1 figure, 1 table omitted
CDC continues to work with state and local health departments, the World
Health Organization (WHO), and other partners to investigate cases of severe
acute respiratory syndrome (SARS). This report updates SARS cases reported
worldwide and in the United States and highlights recent modifications to
the U.S. SARS case definition that define criteria for exclusion of previously
reported SARS cases and for reporting travel-associated cases of SARS.
During November 1, 2002–May 21, 2003, a total of 7,956 SARS cases
were reported to WHO from 28 countries, including the United States; 666 deaths
(case-fatality proportion: 8.4%) have been reported.1 A total of
355 SARS cases identified in the United States have been reported from 40
states with 290 (82%) cases classified as suspect SARS and 65 (18%) classified
as probable SARS (more severe illnesses characterized by the presence of pneumonia
or acute respiratory distress syndrome).2 One probable and nine
suspect cases have been identified since the last update.3
Of the 65 probable SARS patients, 41 (63%) were hospitalized, and two
(3%) required mechanical ventilation. No SARS-related deaths have been reported
in the United States. Of 65 probable cases, 63 (97%) were attributed to international
travel to areas with documented or suspected community transmission of SARS
within the 10 days before illness onset; the remaining two (3%) probable cases
occurred in a health-care worker who provided care to a SARS patient and a
household contact of a SARS patient. Among the 63 probable SARS cases attributed
to travel, 33 (52%) patients reported travel to mainland China; 19 (30%) to
Hong Kong Special Administrative Region, China; six (10%) to Singapore; two
(3%) to Hanoi, Vietnam; nine (14%) to Toronto, Canada; and one (2%) to Taiwan.
Of the probable SARS patients, five (8%) had visited more than one area with
SARS during the 10 days before illness onset.
Laboratory testing to evaluate infection with the SARS-associated coronavirus
(SARS-CoV) has been completed for 122 cases (26 probable and 96 suspect).
Since the last update,3 the number of cases with laboratory-confirmed
infection with SARS-CoV remains at six; all are probable SARS cases with no
suspect SARS cases having laboratory evidence of infection with SARS-CoV.
Negative findings (i.e., the absence of antibody to SARS-CoV in convalescent
serum obtained >21 days after symptom onset) have been documented for 116
cases (96 suspect and 20 probable).
The number of new cases reported in the United States has been decreasing
in recent weeks. The epidemiologic profile of reported cases remains unchanged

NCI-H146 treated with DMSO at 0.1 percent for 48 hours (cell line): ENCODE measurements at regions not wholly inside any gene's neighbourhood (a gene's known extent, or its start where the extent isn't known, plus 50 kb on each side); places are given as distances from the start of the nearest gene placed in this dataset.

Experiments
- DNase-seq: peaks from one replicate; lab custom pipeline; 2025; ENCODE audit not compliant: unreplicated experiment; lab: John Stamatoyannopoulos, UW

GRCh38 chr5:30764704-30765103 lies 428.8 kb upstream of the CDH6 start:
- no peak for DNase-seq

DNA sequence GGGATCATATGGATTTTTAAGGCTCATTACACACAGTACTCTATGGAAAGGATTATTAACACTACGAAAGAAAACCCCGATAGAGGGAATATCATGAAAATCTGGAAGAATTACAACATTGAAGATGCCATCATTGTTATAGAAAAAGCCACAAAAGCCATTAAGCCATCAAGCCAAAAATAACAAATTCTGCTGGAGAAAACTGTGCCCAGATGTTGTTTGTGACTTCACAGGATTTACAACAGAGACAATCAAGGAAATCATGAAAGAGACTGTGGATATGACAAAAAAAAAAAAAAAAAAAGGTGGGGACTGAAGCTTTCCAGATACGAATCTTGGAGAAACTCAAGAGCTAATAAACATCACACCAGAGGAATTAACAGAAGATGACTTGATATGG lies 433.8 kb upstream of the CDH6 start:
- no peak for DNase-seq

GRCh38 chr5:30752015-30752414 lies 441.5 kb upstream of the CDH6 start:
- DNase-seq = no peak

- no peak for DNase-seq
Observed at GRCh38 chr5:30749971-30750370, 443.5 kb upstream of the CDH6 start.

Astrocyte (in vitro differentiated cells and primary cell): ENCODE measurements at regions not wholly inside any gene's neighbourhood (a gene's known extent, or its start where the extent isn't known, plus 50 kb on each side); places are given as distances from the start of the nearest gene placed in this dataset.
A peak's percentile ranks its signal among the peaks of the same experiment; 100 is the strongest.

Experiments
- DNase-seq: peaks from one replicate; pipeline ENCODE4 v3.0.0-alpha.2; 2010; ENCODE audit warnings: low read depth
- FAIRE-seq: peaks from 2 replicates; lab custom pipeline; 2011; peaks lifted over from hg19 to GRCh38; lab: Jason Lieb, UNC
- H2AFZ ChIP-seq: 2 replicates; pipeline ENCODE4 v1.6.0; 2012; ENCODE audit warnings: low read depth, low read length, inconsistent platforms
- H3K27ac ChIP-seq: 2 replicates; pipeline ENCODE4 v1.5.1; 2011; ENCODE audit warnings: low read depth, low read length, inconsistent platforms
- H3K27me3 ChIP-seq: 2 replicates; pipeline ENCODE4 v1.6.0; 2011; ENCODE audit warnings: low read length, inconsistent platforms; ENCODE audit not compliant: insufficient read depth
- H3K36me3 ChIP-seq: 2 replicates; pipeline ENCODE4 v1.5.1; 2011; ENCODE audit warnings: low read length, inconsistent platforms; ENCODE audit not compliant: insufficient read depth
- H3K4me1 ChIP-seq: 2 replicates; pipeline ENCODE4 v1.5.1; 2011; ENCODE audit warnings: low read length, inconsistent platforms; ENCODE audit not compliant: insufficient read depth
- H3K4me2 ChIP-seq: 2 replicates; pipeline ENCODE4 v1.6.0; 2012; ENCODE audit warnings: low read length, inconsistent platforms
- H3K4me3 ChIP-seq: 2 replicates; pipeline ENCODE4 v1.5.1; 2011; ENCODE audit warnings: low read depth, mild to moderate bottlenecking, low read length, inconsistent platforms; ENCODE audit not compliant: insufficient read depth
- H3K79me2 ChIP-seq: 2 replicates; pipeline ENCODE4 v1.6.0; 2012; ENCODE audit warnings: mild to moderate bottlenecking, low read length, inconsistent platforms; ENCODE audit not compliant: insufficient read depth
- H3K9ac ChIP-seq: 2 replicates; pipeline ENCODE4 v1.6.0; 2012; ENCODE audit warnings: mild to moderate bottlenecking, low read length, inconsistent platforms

with most cases associated with international travel and few instances of
secondary spread to family members or other contacts. However, vigilance is
critical to ensure rapid recognition and appropriate management of persons
The low specificity of the surveillance case definition captures many
persons unlikely to have SARS. The CDC surveillance case definition has been
revised to include interim criteria for excluding new or previously reported
suspect or probable cases of SARS for whom an alternative diagnosis can fully
explain the patient's illness.2 Factors that might be considered
in assigning alternative diagnoses include the strength of the epidemiologic
exposure criteria for SARS, the specificity of the diagnostic tests, and the
compatibility of the clinical presentation and course of illness for the alternative
diagnosis. The epidemiologic criteria for travel exposure also have been revised
and now reflect updated information about the occurrence of community transmission
in areas with SARS. Hanoi, Vietnam and Toronto, Canada are now considered
areas with previous community transmission of SARS because >30 days have elapsed
since the onset of symptoms for the last reported case.4 As a result,
travel alerts for these cities were removed on May 15 and May 20, respectively.
Persons reporting travel to these areas will meet the surveillance case definition
if illness onset occurred within 10 days (i.e., one incubation period) after
removal of the travel alert.
These revisions to the case definition are for surveillance purposes
only. Clinical judgment, rather than surveillance criteria, should continue
to guide the management of patients and implementation of public health response
measures when persons with an unknown respiratory illness are identified.
As state and local health departments review and reclassify cases using
these new criteria, case counts might change but the result will more accurately
reflect the occurrence of SARS in the United States.
State and local health departments. SARS Investigative Team, CDC.
References: 4 available
Update: Severe Acute Respiratory Syndrome—United States, May 21, 2003. JAMA. 2003;289(22):2932. doi:10.1001/jama.289.22.2932-a